Two American hikers who have been detained in Iran for 445 days will stand trial on Nov. 6, the Swiss ambassador in Tehran told ABC News.
Asked about the trial date, Secretary of State Hillary Clinton reiterated her call for the pair's release.
"We continue to express our hope that the Iranian authorities will exercise the humanitarian option of releasing these two young men," Clinton said. "We do not believe there is any basis whatsoever for them to be put on trial, and we regret that they and their families are being subjected to the criminal system that we do not think in any way reflects their actions."
A senior State Department official told ABC News that the United States had been informed of the trial date by the Swiss, who represent American interests in Iran, who in turn learned of the move from the hikers' lawyer.
Shourd was released on Sept. 14 on $500,000 bail after concerns were raised about her health. An Omani delegation, which had toiled behind the scenes for months to win her release, traveled to Tehran to bring her back.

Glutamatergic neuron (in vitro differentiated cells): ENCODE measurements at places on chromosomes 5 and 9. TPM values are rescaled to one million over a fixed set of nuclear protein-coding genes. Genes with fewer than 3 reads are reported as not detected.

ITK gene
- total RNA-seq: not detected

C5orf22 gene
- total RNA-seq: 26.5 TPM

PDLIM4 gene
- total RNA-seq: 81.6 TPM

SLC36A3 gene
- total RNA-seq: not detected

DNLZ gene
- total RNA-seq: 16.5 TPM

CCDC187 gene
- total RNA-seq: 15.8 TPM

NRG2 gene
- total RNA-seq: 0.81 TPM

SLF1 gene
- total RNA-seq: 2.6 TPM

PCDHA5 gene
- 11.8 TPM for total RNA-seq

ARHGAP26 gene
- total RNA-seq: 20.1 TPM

The U.S. State Department has confirmed since then that an Omani delegation has returned to Tehran to seek the release of Bauer and Fattal.
As of today, the two remaining hikers have been detained in Iran longer than the Americans held during the hostage crisis in 1979-1981, which lasted 444 days. In a statement, their mothers again called for their release.
"As long and heartbreaking as this ordeal has been, we never imagined that our sons' detention would reach this sad and painful milestone," Cindy Hickey and Laura Fattal said. "A generation after the U.S. hostage crisis, we pray that Iran and the U.S. will overcome the mistrust and antagonism of the past 31 years.
"Shane and Josh need to get on with their lives, as do our families. We pray that Shane and Josh will soon be in our arms and that the needless suffering their detention has brought upon so many people will end," they said.
In calling for the hikers' release today, Clinton noted that the United States has other matters it wished to discuss with Iran, suggesting the case had delayed other diplomatic efforts.
"There are many areas where we need to be discussing matters between the United States and Iran that are of great significance to not only our two countries but the world," she said, a likely reference to efforts to restart nuclear talks with Tehran.